Ecological footprint ranking

Living Planet index: Australia ranked 13 by WWF for ecological footprint
March 22, 2017 – 07:38 pm
Hazelwood power stationThe Hazelwood power station in the Latrobe Valley, Victoria: more than half of Australia’s footprint comprises carbon pollution. Photograph: David Crosling/AAP

Australians require a huge ecological “footprint” in order to sustain their lifestyles, with just 12 nations in the world using up more arable land and carbon-burning generation, according to new figures.

WWF’s Living Planet Index, which is conducted once every two years, has found that Australia requires 6.25 global hectares per person per year. A global hectare is a unit which averages out what productive land and ocean, such as cropland, forests and fishing grounds, can generate over the course of a year.

WWF says Australia is contributing to deforestation, overfishing and the release of more carbon into the atmosphere than forests and oceans can absorb.

More than half of Australia’s footprint is comprised of carbon pollution, followed by cropland and forest products.

However, Australia’s “built-up land” doesn’t cause a huge impact in the global scheme of things and the country’s ranking has actually improved since the last index, when it was placed seventh.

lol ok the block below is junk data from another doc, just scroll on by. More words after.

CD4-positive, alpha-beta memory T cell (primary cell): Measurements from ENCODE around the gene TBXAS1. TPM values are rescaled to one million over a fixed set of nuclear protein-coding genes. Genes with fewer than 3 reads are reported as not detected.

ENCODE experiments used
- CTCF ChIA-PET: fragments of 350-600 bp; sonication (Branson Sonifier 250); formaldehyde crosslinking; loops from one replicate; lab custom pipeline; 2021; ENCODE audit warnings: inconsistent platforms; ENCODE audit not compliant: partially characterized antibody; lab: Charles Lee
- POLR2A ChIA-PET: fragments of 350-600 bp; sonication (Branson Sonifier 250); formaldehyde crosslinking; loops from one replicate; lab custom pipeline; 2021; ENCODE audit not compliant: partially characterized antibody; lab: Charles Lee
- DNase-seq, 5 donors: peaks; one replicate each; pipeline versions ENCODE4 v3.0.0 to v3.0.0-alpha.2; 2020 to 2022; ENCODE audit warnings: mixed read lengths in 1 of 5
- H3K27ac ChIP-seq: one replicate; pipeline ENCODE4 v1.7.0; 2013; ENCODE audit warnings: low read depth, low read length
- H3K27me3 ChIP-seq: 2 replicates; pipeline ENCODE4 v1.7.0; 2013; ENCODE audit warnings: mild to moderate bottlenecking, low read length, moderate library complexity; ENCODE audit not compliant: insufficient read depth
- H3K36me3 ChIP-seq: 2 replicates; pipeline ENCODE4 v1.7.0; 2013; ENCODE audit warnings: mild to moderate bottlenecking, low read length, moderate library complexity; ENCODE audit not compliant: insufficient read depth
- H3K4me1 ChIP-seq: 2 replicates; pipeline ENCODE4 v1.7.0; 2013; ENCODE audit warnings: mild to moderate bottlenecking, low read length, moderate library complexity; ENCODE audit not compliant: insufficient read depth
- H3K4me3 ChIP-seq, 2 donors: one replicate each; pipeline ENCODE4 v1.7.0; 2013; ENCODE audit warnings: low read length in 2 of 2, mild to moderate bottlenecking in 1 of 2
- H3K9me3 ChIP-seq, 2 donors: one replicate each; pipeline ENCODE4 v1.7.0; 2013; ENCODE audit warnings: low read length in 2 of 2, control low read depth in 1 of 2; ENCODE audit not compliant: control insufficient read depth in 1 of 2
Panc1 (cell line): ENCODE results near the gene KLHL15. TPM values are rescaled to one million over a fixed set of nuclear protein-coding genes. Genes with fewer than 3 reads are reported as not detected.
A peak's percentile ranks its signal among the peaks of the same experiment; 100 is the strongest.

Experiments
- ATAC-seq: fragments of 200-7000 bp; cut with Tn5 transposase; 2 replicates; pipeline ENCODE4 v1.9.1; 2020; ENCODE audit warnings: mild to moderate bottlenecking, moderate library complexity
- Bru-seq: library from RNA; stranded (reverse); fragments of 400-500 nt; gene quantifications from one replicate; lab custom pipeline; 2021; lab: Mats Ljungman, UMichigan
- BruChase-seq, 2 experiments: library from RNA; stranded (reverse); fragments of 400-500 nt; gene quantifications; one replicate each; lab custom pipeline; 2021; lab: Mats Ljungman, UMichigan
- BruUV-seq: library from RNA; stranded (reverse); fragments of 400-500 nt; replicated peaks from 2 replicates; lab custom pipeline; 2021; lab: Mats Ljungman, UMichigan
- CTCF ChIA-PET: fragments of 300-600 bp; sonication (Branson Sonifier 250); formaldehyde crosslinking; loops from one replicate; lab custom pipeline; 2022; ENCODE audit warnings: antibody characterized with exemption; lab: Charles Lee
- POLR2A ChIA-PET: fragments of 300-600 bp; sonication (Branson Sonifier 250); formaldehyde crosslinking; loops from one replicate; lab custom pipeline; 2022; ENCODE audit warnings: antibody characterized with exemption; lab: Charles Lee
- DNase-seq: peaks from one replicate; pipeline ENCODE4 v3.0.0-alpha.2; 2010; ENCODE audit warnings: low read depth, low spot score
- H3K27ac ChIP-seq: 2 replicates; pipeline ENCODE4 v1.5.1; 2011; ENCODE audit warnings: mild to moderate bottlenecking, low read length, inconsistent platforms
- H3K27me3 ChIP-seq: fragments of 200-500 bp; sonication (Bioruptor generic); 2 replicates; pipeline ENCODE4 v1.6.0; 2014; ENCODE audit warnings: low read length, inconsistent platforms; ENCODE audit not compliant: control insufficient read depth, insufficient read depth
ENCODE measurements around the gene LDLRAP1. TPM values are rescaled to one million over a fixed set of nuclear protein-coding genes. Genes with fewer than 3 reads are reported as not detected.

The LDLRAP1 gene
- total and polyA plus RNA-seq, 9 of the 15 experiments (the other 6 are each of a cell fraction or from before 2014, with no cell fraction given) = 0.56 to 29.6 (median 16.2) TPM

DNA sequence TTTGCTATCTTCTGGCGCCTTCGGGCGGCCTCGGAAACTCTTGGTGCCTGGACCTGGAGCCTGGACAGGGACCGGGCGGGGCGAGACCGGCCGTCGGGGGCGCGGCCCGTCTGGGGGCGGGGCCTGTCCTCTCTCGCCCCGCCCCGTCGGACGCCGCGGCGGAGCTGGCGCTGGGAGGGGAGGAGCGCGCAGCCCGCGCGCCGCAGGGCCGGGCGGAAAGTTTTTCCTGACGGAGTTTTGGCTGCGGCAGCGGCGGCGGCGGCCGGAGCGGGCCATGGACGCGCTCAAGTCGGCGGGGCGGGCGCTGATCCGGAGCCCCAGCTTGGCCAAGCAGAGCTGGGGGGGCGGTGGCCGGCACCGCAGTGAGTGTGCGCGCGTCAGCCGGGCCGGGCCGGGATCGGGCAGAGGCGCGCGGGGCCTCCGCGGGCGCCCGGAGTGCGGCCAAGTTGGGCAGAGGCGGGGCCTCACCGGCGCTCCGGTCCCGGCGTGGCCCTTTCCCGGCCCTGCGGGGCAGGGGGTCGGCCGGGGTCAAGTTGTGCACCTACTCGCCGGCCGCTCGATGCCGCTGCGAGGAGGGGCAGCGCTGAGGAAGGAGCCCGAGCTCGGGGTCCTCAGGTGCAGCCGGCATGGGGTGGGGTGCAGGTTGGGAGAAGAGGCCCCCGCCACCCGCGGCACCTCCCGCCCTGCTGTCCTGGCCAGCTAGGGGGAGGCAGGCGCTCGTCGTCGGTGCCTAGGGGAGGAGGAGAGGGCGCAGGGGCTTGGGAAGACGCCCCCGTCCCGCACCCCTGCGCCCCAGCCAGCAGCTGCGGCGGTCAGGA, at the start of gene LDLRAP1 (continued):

WWF estimates Earth’s bio-capacity to be about 12bn global hectares, amounting to about 1.7 global hectares for each person on the planet. If everyone lived as Australians did, we’d need more than three planet Earths to sustain their lifestyles.

According to the report, Kuwait has the largest ecological footprint in the world, at 10.36 global hectares per person. Timor Leste has the smallest, at 0.44 global hectares per person.

The US has the eighth largest footprint, while the UK comes in at number 28. China is ranked at number 75.

The index found that populations of fish, birds, mammals, amphibians and reptiles have declined by 52% since 1970. Freshwater species have fared particularly badly, suffering a 76% decline. Habitat loss, overfishing and hunting are cited as key threats to species and climate change is placing additional pressure on threatened animals.

Dermot O’Gorman, chief executive of WWF Australia, said the world is losing species at an “alarming rate”.

“There is slightly good news in that Australia is now only 13th worst, but our footprint is still pretty heavy, ” he told Guardian Australia. “In the big picture, it’s a minor change. We are still near the top of a ladder that we shouldn’t be on. It’s clearly not sustainable.

“We are doing some things well, but there is a need to do more with less, whether that’s farming or industry. We need to be smarter and provide resources to protect the animals that find refuge in national parks.”

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